Paul Levine on bike fit Paul Levine on bike fit discomfort

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					Paul Levine on bike fit:

The key to efficient cycling is proper posture on the bicycle

Have you ever experienced any of the following while riding your bike: back pain,
neck pain, wrist pain, hip or knee discomfort, tingling toes or "pressure" on
sensitive areas. Or maybe all of the above. A properly set-up bike will address
and correct all of these issues. No matter how technologically advanced a bicycle
is, unless it fits you like a glove, peak performance of the bike and rider will never
be realized. If your body is not aligned properly with the mechanics of the bicycle,
a lot of energy will be wasted due to inefficient transfer of force from you to the
pedals. It is common to spend precious energy compensating for the associated
stress of your body holding itself incorrectly on the bicycle.


Riding with a good body position is the fundamental first step; being comfortable
while maintaining a position that will allow you to produce the most power to the
pedals is the goal. Good body position starts with your body, not the bike. Your
range of motion must be determined based on your flexibility of your hamstrings,
hip flexors, external hip rotators and back. For instance, if you have two identical
twins looking for the best bike fit. One twin is very flexible; takes yoga three times
a week and he can bend over at his hips with his legs locked and put his palms
on the floor. The other twin, who has spent the last eight years as a couch
potato, bends over and can just reach his knees. Twin number one will need a
longer top tube or stem and will be able to ride in a more aero position and twin
number two will need a shorter top tube, shorter stem with a positive rise and a
head tube extension. So unless your bike fitter properly determines your
flexibility, an accurate fit will never be achieved. Many of the ailments mentioned
above are related to flexibility issues.

Proper posture on a bicycle is a critical component that relates directly to comfort
and power. Many cyclists just sit on their bicycle seat as they sit on a chair and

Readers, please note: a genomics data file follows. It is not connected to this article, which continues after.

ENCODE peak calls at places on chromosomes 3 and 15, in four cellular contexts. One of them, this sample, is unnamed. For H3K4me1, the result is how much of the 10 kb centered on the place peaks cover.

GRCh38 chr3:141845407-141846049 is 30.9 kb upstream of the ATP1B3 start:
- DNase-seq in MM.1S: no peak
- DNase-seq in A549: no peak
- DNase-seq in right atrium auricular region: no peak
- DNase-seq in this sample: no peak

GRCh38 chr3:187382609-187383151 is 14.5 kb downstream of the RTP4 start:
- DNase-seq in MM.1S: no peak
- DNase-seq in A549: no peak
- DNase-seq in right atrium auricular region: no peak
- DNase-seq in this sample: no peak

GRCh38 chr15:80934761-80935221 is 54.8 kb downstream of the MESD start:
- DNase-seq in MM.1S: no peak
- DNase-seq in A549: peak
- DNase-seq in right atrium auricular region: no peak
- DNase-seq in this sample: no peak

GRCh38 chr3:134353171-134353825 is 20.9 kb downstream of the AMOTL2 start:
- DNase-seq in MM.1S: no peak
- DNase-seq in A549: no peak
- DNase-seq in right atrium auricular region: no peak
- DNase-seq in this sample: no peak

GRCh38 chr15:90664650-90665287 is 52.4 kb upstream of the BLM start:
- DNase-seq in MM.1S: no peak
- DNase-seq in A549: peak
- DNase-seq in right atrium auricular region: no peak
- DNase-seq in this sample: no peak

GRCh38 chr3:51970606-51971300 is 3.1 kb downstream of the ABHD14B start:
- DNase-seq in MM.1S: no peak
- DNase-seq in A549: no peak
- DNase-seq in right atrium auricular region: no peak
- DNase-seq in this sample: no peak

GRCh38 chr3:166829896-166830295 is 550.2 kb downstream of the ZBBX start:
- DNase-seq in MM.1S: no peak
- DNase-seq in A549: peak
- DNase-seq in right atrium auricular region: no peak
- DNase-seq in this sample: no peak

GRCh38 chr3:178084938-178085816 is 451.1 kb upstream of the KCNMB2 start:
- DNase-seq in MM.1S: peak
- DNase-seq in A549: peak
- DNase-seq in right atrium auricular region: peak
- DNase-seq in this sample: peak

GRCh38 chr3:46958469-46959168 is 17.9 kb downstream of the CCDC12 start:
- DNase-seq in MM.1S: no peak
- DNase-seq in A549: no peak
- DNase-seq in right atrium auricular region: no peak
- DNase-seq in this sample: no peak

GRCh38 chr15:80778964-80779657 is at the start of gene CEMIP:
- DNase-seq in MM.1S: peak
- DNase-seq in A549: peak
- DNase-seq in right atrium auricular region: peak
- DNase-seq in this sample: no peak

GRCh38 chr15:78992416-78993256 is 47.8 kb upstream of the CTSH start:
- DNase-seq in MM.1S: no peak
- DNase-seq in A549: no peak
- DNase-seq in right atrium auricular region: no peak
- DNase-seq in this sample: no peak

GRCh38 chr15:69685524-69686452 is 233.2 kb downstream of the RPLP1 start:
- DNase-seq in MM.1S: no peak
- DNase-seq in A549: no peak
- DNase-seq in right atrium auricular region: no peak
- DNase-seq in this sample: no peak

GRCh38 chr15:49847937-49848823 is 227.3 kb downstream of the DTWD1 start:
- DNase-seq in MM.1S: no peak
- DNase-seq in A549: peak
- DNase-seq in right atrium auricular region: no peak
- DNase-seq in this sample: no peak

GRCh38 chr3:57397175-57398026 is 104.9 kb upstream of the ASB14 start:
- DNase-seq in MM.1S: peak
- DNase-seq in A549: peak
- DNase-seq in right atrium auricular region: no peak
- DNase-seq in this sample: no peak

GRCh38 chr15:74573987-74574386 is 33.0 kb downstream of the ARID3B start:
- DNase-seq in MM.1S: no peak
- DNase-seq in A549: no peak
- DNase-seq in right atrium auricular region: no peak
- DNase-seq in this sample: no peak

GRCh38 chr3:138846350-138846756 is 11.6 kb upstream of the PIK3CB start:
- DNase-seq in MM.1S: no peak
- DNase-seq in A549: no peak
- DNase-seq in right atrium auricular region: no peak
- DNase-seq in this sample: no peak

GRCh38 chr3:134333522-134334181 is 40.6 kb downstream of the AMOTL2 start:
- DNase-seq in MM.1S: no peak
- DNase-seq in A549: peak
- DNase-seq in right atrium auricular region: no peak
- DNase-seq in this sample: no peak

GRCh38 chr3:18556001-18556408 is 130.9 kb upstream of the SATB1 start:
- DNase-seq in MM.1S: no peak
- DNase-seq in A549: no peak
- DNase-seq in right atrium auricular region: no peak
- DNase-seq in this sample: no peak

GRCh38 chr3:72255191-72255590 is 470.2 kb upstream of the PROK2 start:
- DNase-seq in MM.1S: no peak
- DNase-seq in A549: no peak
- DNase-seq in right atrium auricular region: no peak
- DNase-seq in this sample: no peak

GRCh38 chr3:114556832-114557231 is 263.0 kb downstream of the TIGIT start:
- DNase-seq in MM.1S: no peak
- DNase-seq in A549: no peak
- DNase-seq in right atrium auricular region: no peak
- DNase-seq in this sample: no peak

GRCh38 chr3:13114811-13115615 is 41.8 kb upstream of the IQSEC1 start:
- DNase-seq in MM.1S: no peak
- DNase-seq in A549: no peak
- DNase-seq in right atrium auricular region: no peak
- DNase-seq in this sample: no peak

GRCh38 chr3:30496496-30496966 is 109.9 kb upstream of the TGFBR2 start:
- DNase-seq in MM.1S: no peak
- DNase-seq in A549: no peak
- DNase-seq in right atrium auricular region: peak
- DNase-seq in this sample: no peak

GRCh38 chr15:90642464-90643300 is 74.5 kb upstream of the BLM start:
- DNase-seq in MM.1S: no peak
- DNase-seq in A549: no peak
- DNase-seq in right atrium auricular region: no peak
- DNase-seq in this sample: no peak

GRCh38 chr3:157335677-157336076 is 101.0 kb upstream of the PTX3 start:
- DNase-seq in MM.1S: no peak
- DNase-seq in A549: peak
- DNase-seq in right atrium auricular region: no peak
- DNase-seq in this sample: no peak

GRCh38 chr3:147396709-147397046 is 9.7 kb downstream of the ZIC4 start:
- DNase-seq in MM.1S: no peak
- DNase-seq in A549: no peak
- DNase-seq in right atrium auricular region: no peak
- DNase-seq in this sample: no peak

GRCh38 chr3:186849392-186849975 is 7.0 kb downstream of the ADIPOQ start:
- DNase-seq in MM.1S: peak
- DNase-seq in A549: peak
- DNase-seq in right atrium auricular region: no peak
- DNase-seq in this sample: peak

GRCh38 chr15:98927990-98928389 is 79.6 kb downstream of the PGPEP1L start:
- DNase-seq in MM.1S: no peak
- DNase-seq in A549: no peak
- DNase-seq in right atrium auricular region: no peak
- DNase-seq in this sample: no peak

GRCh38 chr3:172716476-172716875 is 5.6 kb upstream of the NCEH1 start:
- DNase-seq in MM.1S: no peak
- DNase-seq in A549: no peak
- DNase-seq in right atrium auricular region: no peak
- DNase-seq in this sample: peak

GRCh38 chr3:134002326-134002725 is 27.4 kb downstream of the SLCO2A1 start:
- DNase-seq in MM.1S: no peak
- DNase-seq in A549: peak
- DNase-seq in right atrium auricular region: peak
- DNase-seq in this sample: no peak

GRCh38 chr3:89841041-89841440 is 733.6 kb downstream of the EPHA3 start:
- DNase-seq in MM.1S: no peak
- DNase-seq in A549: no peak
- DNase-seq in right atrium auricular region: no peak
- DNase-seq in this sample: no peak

reach for the handlebars. This method doesn't put the cyclist in the best position
for generating power, maximizing their breathing capacity or comfort. The proper
posture to have seated on a bicycle is like sitting on a chair that you know is
about to be pulled out from underneath you. This position supports the weight of
your torso with your quadriceps and hip flexors. It also rotates your pelvis
forward, putting you in the best position to produce power from your gluteus
maximus, your butt. (I will discuss this later). If your pelvis is rotated backwards
from poor posture, it rolls up under your chest cavity restricting your breathing
while rounding your spine moving your shoulders farther from the handlebars.
Good posture should allow your shoulders to be relaxed and pulled back,
opening up your breastplate. The lungs are a rider's "gas tanks" and the chest is
where the "fuel" intake occurs. An unrestricted position will allow the best flow of
air into your lungs.
An indicator of poor bike fit for a road bike is if you can't comfortably ride using all
the hand positions of the handlebars, including the drops. Bicycle handlebars are
designed to allow the rider to take advantage of many positions, allowing the use
of different muscle groups and aerodynamic positions. If you can't use all position
options, you may have a top tube that is too long for you, or a stem that is too
long or low or a head tube extension that is short. Either way, you're not getting
the most out of your ride.

An indicator of poor bike fit for a Tri bike is if you can't maintain the aero position
throughout your ride without getting strain in your neck, lower back or shoulders.
If you find yourself sitting on the nose of the saddle and constantly readjusting